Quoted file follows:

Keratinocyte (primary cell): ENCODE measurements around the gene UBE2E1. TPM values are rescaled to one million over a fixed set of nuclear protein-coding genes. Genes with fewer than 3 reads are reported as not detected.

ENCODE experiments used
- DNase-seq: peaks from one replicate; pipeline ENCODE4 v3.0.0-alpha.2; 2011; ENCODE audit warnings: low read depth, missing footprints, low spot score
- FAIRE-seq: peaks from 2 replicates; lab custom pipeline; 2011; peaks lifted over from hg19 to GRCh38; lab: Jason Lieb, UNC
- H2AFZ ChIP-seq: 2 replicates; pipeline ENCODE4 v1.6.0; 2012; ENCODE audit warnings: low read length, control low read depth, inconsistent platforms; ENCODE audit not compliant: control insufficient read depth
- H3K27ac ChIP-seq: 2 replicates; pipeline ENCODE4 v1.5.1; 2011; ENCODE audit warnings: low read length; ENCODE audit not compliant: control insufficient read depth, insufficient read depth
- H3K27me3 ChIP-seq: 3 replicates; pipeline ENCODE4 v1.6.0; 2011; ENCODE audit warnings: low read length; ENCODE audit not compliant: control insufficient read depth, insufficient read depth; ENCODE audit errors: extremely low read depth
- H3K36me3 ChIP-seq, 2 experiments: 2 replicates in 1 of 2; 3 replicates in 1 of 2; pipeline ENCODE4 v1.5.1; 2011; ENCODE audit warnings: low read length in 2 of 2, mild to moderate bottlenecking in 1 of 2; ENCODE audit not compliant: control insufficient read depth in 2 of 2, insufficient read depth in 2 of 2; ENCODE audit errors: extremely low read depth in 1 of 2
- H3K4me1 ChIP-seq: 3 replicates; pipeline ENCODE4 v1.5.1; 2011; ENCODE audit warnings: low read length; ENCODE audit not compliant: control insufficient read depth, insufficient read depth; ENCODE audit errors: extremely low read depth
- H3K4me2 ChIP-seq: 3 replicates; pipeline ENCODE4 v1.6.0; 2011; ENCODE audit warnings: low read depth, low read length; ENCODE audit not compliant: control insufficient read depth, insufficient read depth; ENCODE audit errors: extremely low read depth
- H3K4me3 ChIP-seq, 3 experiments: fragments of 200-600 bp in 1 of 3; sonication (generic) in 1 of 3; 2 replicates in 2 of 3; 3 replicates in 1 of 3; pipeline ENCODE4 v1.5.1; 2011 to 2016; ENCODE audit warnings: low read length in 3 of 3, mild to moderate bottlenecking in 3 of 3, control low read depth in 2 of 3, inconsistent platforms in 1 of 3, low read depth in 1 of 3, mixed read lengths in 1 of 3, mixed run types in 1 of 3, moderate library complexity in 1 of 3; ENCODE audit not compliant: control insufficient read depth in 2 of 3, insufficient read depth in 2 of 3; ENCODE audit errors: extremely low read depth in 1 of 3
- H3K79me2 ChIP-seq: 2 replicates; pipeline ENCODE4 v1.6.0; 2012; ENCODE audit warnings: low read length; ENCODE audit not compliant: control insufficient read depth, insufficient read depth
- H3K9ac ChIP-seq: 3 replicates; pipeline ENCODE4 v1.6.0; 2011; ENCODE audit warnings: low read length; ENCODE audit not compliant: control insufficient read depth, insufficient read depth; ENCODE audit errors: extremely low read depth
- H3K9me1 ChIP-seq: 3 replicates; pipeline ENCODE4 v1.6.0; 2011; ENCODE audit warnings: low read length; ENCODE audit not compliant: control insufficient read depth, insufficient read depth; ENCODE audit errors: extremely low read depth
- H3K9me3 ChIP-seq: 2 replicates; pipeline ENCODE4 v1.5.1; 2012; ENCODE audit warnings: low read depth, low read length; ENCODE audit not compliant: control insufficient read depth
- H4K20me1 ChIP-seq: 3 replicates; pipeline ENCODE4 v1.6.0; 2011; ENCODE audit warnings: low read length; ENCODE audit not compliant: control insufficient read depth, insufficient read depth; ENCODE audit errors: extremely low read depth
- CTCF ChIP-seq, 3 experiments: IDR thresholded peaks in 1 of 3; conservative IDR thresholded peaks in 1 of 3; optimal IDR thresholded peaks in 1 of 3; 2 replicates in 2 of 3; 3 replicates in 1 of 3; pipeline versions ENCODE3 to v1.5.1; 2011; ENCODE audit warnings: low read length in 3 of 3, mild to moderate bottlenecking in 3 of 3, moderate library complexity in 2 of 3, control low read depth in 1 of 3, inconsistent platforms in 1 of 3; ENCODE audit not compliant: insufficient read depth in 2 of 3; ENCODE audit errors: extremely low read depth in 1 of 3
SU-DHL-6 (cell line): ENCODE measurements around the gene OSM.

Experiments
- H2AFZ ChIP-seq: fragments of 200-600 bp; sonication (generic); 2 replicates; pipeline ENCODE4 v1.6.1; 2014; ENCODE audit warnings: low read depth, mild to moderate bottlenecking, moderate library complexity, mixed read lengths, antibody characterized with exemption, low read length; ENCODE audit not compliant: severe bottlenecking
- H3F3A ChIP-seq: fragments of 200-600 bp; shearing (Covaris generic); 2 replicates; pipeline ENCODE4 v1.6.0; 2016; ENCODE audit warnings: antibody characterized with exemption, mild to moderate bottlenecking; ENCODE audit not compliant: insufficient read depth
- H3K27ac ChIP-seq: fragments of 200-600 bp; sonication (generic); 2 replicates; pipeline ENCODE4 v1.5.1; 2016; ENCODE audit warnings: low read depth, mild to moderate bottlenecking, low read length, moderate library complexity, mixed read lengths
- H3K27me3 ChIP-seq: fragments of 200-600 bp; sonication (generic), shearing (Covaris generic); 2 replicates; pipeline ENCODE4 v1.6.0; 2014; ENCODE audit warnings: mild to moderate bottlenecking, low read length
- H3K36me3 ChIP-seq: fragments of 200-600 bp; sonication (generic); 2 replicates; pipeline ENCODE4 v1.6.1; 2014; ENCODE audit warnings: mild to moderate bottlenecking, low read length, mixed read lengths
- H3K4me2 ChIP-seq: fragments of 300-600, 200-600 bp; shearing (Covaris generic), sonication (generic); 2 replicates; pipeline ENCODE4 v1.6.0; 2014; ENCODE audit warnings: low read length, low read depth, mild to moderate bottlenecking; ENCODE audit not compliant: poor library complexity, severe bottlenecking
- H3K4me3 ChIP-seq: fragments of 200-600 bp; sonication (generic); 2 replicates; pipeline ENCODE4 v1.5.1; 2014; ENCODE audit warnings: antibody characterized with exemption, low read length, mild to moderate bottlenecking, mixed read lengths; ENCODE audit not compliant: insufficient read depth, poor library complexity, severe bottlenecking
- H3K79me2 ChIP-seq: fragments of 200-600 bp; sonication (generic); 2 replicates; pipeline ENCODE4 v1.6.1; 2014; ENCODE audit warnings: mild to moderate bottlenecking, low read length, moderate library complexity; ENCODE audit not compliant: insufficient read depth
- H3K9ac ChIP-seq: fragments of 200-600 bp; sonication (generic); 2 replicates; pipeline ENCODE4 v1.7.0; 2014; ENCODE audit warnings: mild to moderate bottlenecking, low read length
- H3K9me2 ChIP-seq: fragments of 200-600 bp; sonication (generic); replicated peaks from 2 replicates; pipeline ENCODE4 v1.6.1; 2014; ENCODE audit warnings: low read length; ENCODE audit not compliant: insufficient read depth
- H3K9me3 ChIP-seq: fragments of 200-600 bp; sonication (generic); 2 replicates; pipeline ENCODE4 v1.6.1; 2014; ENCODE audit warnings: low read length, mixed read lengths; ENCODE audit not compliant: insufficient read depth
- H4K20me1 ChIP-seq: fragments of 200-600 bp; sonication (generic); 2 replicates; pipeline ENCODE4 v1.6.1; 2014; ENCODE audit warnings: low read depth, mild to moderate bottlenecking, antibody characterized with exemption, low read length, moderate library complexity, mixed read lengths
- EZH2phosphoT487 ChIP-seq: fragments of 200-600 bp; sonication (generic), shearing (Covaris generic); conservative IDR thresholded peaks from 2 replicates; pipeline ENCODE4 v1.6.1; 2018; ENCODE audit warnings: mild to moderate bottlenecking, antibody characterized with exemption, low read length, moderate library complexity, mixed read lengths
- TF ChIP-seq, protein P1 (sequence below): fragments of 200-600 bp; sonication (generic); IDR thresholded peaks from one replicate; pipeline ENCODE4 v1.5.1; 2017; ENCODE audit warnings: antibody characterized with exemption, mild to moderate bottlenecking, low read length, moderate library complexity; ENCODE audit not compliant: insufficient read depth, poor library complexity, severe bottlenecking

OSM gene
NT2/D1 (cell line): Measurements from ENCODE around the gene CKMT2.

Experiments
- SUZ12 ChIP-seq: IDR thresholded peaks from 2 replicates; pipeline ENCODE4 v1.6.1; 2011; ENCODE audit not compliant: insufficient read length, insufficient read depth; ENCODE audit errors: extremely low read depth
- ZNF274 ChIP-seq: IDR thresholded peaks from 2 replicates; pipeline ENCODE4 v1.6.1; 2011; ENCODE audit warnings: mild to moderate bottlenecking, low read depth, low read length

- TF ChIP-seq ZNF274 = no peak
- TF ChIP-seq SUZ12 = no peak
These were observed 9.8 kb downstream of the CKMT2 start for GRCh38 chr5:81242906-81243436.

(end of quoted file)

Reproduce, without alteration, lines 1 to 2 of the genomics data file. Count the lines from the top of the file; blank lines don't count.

Keratinocyte (primary cell): ENCODE measurements around the gene UBE2E1. TPM values are rescaled to one million over a fixed set of nuclear protein-coding genes. Genes with fewer than 3 reads are reported as not detected.

ENCODE experiments used